IFPRI Environemnt and Production Technology Division (EPTD) cordially invites you to attend a

Brown Bag Seminar on

 

“Can GM Crops Help to Feed the World?”

 by

Professor Sir Brian Heap CBE FRS

Honorary Fellow, St Edmund’s College

Cambridge CB3 0BN

President, European Academies Science Advisory Council German Academy of Sciences Leopoldina Halle, Germany Director, Programme for Food Security and Sustainable Development, Malaysian Commonwealth Studies Centre, c/o Trinity College, Cambridge CB2 1TQ

Monday, April 30, 2012

2:30 – 3:30 pm

4A Conference Room

 

Abstract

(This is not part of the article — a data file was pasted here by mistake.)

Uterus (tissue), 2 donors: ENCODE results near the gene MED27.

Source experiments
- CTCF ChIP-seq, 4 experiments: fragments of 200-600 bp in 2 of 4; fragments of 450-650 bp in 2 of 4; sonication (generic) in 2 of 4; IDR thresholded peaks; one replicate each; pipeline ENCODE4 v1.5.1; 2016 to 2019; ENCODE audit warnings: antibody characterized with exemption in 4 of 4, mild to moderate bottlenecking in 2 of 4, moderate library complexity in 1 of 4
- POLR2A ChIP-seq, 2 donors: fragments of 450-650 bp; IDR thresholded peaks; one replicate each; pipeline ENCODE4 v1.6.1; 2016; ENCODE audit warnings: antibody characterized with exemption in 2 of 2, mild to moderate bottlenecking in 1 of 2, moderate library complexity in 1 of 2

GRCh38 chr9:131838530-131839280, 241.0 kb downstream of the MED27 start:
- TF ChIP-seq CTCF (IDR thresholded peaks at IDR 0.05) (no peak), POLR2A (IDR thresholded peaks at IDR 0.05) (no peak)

World population is forecast to grow from 7 to 9 billion by 2050, 1 in 6 are already hungry (1.17 billion) and food production must increase by 70-100% during that time. No single solution will solve this problem but the new genetic technologies of plant breeding developed during the last few years can help to address the problem. Adopting existing and available improved planting material and agronomic practices, agricultural production in Africa could increase substantially.  In addition, genomics, marker-assisted screening, phenotype analysis, and computer modelling have greatly accelerated the breeding process.  The problems and challenges now lie in the implementation of these impressive scientific advances where they are desperately needed, currently and for the future.  And this is the very issue that has not specifically received adequate attention or support so far.  The aim of the proposed Templeton project is to produce a model for dialogue and communication in African nations – Ghana and Tanzania in particular, as well as in Nigeria and Uganda – selected on their willingness to engage in the adoption of new genetic technologies (including GM where appropriate), to address food security and poverty alleviation, and because of their diverse regional climatic and soil differences.

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